The only evidence that his fleeing to Nigeria might be related to the Special Court is that he was then aware of an indictment, so he was becoming, in effect, a fugitive from justice. That warrants no reduction in sentence.
And as to provisions in the United Kingdom, first of all, it's unclear whether the -- any actions by the international courts would actually have any weight or that the United Kingdom's rules would actually apply in the international criminal courts. But beyond that, and more significantly, in the United Kingdom, a person being given bail of any sort with any sort of monitoring provisions is a person who is being released from the custody of the court in front of whom his case is being tried.
That's not true of Nigeria. This case did not order Nigeria, which it had no authority to do, or even ask or request Nigeria to hold Mr Taylor in de facto arrest because there was a case before it. It's totally different in the United Kingdom. The United Kingdom does not at all speak of a situation where a person flees to a third country and allegedly has some sort of restrictions on his movement. It's for the United Kingdom where a person is released from the custody of the court in front of whom his case is being heard, and that's not at all the case here.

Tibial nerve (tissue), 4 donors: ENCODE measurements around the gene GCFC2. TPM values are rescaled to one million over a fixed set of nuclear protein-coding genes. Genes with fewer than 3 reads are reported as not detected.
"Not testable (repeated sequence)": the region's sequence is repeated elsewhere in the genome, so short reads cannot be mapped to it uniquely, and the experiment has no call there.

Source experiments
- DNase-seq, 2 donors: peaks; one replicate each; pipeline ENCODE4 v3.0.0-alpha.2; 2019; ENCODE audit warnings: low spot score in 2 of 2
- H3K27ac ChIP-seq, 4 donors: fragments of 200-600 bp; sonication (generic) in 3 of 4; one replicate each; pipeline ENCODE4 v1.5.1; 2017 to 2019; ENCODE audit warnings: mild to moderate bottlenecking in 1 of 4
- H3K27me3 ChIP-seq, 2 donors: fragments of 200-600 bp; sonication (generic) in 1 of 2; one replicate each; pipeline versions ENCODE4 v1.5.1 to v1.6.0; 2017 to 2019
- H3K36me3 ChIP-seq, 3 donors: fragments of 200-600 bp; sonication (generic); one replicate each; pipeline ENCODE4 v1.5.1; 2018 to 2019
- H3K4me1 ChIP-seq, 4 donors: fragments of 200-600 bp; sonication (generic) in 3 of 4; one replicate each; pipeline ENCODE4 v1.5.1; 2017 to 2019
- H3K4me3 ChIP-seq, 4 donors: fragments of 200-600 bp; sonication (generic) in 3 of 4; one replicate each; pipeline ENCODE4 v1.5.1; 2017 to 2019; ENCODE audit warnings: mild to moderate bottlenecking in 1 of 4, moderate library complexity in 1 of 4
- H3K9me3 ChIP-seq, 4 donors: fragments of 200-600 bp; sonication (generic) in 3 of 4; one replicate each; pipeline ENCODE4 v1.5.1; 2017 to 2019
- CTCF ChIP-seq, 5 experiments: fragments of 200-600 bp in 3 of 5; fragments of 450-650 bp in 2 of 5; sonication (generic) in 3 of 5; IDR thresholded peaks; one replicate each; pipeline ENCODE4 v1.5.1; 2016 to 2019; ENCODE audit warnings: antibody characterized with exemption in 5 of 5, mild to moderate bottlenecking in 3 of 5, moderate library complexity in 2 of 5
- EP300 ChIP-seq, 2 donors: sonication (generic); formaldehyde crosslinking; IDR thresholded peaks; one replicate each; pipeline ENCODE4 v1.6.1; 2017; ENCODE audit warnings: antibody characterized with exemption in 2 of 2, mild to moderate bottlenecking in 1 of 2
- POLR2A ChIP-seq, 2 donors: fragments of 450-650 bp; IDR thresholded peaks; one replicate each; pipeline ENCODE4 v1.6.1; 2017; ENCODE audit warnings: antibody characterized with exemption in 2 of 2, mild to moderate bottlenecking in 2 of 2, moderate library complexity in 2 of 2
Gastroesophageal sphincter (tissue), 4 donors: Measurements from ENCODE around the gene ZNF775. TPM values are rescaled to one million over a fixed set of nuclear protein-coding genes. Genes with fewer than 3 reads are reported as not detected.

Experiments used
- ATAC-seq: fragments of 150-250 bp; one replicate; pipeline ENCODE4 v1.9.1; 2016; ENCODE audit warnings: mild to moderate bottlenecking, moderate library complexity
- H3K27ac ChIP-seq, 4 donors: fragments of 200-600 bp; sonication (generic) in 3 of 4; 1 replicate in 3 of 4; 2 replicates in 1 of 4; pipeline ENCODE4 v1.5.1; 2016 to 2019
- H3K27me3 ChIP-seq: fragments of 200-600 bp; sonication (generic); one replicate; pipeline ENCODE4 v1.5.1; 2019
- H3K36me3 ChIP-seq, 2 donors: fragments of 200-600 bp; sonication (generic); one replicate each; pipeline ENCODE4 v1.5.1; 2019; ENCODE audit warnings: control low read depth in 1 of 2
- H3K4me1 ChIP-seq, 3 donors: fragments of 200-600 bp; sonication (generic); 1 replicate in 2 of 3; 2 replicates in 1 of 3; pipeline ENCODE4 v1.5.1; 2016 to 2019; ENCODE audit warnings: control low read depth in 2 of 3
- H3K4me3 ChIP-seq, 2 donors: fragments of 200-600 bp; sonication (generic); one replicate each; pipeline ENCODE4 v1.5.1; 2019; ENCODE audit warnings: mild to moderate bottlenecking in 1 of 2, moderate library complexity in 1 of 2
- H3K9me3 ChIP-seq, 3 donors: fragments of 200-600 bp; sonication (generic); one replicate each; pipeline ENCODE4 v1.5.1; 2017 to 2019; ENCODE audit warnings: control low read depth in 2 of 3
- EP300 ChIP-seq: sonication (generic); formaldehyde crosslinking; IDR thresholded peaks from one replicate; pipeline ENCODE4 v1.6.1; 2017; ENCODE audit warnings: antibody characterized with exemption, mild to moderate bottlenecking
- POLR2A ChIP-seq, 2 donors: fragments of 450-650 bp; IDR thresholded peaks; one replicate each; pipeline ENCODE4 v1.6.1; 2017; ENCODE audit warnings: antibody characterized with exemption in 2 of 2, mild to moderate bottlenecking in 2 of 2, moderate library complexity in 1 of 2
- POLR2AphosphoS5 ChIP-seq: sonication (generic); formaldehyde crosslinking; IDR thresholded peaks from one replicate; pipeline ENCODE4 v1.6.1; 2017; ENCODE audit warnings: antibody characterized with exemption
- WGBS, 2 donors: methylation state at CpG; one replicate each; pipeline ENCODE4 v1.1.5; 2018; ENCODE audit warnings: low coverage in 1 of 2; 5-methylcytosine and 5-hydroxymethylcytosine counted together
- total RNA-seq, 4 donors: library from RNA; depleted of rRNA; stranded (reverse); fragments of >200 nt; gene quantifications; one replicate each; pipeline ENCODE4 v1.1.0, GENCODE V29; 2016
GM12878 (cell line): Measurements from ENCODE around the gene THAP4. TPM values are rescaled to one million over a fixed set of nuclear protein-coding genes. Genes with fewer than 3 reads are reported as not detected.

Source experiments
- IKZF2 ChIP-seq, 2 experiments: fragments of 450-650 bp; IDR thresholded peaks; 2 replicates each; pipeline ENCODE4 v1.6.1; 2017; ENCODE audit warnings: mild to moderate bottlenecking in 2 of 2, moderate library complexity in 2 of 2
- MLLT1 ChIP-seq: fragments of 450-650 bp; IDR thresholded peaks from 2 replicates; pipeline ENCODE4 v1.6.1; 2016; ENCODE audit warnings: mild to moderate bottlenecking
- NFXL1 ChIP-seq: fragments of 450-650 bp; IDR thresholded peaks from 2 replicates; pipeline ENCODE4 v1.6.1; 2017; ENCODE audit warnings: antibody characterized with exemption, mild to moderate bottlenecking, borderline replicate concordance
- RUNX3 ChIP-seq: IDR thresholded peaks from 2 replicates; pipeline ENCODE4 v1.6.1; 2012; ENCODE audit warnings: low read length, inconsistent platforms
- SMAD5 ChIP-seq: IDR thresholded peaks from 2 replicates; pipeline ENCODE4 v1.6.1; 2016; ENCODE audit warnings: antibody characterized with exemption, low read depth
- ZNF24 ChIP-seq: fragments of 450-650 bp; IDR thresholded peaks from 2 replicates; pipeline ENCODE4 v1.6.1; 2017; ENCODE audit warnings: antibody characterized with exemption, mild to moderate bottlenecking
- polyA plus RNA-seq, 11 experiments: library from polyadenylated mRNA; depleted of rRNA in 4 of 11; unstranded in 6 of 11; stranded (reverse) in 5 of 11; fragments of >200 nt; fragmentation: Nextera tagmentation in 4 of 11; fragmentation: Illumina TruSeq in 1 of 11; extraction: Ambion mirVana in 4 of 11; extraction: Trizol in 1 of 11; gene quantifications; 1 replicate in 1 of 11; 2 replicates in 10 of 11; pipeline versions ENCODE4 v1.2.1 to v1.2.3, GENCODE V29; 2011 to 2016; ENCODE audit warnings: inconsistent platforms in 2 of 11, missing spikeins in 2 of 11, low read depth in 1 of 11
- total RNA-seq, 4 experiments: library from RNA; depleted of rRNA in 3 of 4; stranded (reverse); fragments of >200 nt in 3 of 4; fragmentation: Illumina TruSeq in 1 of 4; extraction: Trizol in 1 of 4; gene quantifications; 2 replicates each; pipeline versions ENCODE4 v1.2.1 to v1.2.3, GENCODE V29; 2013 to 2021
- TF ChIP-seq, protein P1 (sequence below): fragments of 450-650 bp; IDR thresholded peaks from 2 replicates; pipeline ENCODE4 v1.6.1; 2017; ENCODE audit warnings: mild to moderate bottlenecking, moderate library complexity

And we reiterate that in our view, the evidence is totally the contrary. It's now simply a good argument for them to make, but the accused himself contradicts that argument. He was not under any de facto house arrest in Nigeria, and even if he was, because it was not a result of the actions of this Court by order or request, then it should be given no weight.